The Customer is God

not mcdonalds

In a previous life I worked in retail in the Highlands of Scotland. We were told by our foul-mouthed, hypocritical manager that we should provide good customer service because, “the Customer is King”. Of course in practice it was pretty rare to see this policy turn to action, particularly if the customer happened to be an unwelcome English “white settler” with a posh accent.

Japanese businesses espouse a similar policy to that of my former employer, but the implementation is worlds apart. In Japan, they say “O-kyakusama wa kamisama” – the customer is god.

I am sitting at a clean, comfortable and modern Japanese restaurant. I watch as a petite, professional Japanese waitress in her mid-30s runs to a seated customer to deliver their meal to their table. It’s not a full-on sprint, more like a dainty trot, probably no faster than walking. But it communicates something: The customer is god. She apologises profusely for making them wait. (They had been waiting less than 2 minutes.)  Another member of the restaurant staff wipes down tables, literally running from one to the next and apologising for the “interruption” to each nearby customer. Since she does this every 10 minutes the table she is currently wiping is already impossibly clean. A family of five enter the restaurant and her attention shifts. She runs to welcome them and to take their order.

“So what?”, I hear you say. That’s no different to a nice restaurant in Australia. But there’s something I’m witholding from you. I’m not sitting at what you would consider fine dining establishment. I’m at McDonalds, having just dropped $2.40 on a chicken burger and milkshake. I finish my meal and approach the rubbish station to sort the rubbish on my tray into 10 different recycling categories. An eager staff member approaches to takes the tray off my hands, laboriously sorting my rubbish on my behalf. “Thank you very much. Please come again!”, she effuses.

It got me thinking about where this motivation to provide excellent service comes from. It’s clearly not the $12 an hour she’s receiving for her considerable trouble. Nor is it flexible working hours or world-class workplace gender equality. Why did she run, instead of walk, to deliver a tray of fatty burgers to a bunch of fatty teenagers?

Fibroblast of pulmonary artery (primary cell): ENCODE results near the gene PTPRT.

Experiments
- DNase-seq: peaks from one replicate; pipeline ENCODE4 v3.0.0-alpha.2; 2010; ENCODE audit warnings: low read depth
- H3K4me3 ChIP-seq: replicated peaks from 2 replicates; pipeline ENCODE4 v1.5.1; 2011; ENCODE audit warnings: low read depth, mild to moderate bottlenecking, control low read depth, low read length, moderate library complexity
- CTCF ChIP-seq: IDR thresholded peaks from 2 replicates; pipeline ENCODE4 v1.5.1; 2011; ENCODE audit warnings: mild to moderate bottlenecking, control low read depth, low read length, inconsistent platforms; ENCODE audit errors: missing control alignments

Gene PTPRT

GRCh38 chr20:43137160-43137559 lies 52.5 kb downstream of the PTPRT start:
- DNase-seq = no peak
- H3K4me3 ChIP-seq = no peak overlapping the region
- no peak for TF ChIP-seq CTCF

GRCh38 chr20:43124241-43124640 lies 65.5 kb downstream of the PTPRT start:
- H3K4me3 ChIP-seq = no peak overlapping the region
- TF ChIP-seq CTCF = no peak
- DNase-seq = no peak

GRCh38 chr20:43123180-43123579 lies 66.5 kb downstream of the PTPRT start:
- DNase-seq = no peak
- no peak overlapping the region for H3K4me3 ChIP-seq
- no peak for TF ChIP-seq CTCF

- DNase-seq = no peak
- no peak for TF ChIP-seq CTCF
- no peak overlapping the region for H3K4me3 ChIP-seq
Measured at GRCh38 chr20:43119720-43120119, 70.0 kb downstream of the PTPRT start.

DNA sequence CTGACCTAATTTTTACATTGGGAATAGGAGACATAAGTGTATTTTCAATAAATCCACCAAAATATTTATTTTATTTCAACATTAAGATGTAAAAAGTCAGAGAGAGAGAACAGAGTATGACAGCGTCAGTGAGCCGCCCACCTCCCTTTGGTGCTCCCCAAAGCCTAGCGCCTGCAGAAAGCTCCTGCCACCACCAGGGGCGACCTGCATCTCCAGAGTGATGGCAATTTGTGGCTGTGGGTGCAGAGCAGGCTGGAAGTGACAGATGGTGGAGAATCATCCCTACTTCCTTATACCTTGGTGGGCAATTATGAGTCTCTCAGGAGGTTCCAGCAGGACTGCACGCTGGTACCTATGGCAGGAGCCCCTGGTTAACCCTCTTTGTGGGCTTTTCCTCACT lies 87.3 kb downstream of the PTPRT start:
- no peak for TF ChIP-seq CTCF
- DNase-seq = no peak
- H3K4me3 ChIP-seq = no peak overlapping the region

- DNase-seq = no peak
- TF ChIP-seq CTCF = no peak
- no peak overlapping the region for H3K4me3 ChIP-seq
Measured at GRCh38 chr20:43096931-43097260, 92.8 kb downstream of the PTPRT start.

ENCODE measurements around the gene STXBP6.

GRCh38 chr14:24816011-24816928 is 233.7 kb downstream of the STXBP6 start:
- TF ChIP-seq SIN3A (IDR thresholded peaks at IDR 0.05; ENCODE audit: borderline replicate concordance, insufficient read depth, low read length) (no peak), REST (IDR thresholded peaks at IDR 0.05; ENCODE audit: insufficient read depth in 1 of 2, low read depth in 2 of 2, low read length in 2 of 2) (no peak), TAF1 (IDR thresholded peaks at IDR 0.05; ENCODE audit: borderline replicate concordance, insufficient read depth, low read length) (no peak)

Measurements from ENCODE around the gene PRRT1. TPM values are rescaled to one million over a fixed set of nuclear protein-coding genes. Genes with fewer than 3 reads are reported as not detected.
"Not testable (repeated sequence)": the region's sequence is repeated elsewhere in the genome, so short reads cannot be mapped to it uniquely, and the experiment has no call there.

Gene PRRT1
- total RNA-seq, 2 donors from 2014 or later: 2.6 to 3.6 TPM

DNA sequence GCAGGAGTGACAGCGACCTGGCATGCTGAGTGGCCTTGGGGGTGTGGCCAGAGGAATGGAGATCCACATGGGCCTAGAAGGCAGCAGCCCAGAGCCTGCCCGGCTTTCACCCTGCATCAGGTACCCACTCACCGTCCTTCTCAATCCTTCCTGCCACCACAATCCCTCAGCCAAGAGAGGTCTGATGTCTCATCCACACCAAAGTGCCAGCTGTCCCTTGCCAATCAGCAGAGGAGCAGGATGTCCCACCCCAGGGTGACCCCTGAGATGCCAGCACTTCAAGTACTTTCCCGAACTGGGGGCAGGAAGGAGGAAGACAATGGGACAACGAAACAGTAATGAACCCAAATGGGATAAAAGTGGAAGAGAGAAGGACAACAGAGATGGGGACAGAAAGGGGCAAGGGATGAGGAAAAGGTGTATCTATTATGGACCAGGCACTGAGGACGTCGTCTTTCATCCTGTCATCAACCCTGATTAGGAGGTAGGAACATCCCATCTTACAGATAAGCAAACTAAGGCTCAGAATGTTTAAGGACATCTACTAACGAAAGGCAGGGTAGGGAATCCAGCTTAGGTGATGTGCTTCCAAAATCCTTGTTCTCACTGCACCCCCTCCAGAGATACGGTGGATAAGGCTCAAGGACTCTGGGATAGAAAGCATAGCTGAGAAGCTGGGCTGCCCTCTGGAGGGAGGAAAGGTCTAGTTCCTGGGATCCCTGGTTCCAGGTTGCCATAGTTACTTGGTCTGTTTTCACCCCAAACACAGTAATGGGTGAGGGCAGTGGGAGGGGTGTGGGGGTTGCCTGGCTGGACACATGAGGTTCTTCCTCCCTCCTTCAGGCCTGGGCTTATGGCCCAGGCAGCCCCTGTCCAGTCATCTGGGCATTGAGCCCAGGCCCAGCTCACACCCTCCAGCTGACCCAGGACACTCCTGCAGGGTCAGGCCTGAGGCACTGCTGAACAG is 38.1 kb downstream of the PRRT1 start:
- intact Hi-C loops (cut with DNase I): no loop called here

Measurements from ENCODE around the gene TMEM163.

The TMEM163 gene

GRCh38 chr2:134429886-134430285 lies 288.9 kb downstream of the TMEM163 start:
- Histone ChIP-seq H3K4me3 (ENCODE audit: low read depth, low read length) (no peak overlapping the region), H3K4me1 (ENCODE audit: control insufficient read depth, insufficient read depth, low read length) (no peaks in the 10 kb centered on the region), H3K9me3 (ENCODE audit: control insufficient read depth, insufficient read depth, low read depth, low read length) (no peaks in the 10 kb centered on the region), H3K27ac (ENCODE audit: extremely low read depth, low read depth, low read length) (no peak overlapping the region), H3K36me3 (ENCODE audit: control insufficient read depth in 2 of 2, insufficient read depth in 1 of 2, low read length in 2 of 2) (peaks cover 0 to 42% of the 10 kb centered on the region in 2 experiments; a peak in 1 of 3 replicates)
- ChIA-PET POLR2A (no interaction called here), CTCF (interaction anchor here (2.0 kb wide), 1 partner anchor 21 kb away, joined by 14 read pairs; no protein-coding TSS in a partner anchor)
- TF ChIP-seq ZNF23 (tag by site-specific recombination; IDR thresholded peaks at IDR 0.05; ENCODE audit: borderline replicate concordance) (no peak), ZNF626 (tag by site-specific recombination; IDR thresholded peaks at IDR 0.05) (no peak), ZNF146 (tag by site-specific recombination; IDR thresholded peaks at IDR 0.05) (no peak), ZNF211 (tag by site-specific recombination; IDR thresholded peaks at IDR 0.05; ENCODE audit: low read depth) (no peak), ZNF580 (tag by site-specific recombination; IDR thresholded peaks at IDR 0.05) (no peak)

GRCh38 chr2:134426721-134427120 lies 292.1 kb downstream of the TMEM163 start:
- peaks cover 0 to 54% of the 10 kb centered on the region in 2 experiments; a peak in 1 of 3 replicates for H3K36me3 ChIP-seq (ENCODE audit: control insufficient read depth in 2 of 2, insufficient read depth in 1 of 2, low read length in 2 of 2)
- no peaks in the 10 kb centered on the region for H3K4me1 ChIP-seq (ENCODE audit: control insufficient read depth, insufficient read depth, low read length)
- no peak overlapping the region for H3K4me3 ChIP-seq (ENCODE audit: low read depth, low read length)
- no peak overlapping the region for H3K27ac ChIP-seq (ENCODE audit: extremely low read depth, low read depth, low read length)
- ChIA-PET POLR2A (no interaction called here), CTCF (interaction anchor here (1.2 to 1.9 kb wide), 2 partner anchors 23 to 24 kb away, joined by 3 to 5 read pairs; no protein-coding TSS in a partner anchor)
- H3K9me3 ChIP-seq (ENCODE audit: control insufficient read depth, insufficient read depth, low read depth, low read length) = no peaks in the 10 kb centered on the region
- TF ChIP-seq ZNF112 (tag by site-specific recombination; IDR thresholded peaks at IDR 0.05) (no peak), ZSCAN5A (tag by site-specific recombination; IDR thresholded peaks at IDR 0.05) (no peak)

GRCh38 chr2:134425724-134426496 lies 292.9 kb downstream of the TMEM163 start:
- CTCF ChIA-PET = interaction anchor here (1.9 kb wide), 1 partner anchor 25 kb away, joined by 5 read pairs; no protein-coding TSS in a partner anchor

Most Australian employees are constantly, and unknowingly, calculating the risks and rewards of taking an action that costs effort. We do this hundreds of times a day without realising it. An Australian Maccas employee subconsciously determines that they personally risk nothing if the fatty teenagers have to wait a few minutes longer for their fatty burgers. Stuff table service – these pimple-faced angst-filled pre-adults can just wait here at the counter, right next to the perpetually overflowing rubbish bins.

Back at McDonalds Japan I watch one of the over-helpful staff members more closely. When she talks her mouth smiles but her eyes are glazed. Her voice is upbeat and chirpy, but there is no detectable melodic cheer in her words. She provides polite but impersonal service. She is an ultra-efficient Japanese robot, the product of 12 years of education designed to a produce loyal, unquestioning, hard-working employee. The individual is sacrificed to the group, and as a result my burger arrives quickly and my table is clean.

Who would’ve thought one could attain divine status just by spending $2.40 on a burger and shake?

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Cheaper Coffee

I’ve posted in the past about my dislike of paying $5 for a cup of mud-like filter coffee, and I’ve been actively seeking better alternatives. Today I bought a small filter coffee at Maccas for just 100 yen. After I paid they said they could also do me an Iced Coffee for free. So that’s two coffees, one iced and one hot, for around $1.30 in total.

Coffee still takes like mud, but at least it’s reasonably-priced mud.

mac-coffee
Two coffees for $1.30. I’m lovin’ it.

The saddest eatery in Japan

Yoshinoya

Yoshinoya – It’s often described by worshipful Japanese pundits as “The Japanese McDonalds”. Well, its not really the Japanese McDonalds. That would instead be the actual McDonalds, which is the same as McDonalds Australia except with radioactive caesium.

Yoshinoya is in the business of selling Gyudon – a bowl of rice topped with fried beef. At any time of the day or night you can pop in here and within 60 seconds be sitting in front of a pile of steaming……….. Gyudon.  In part of an ongoing price war with a couple of its rivals, Yoshinoya has cut the price of a basic bowl of Gyudon to 280 yen (just over $3). I was about half way through my bowl before I started to consider whether or not it is actually possible to produce a bowl of Gyudon for $3. I concluded that there must be some parts of a cow (probably somewhere deep in the middle) that are available in some countries (probably China) at a low enough wholesale price for Yoshinoya to make a profit on a $3 rice bowl.

The most striking thing about my local Yoshinoya, however, is how indeterminably sad it is. All of the staff are ladies in their 60s, still working for $10 an hour at this classic fast food joint. The customers are almost all middle-aged men who come alone, stuck working long hours in jobs they hate. They gruffly place their orders without any common courtesy whatsoever. The 60-year-old female workers subserviently run to the kitchen to fulfil them. The decor is dated and tired; the food uninspiring.

Sad Customers
Sad Customers... and
Sad Staff
Sad Staff

Is this the saddest eatery in Japan?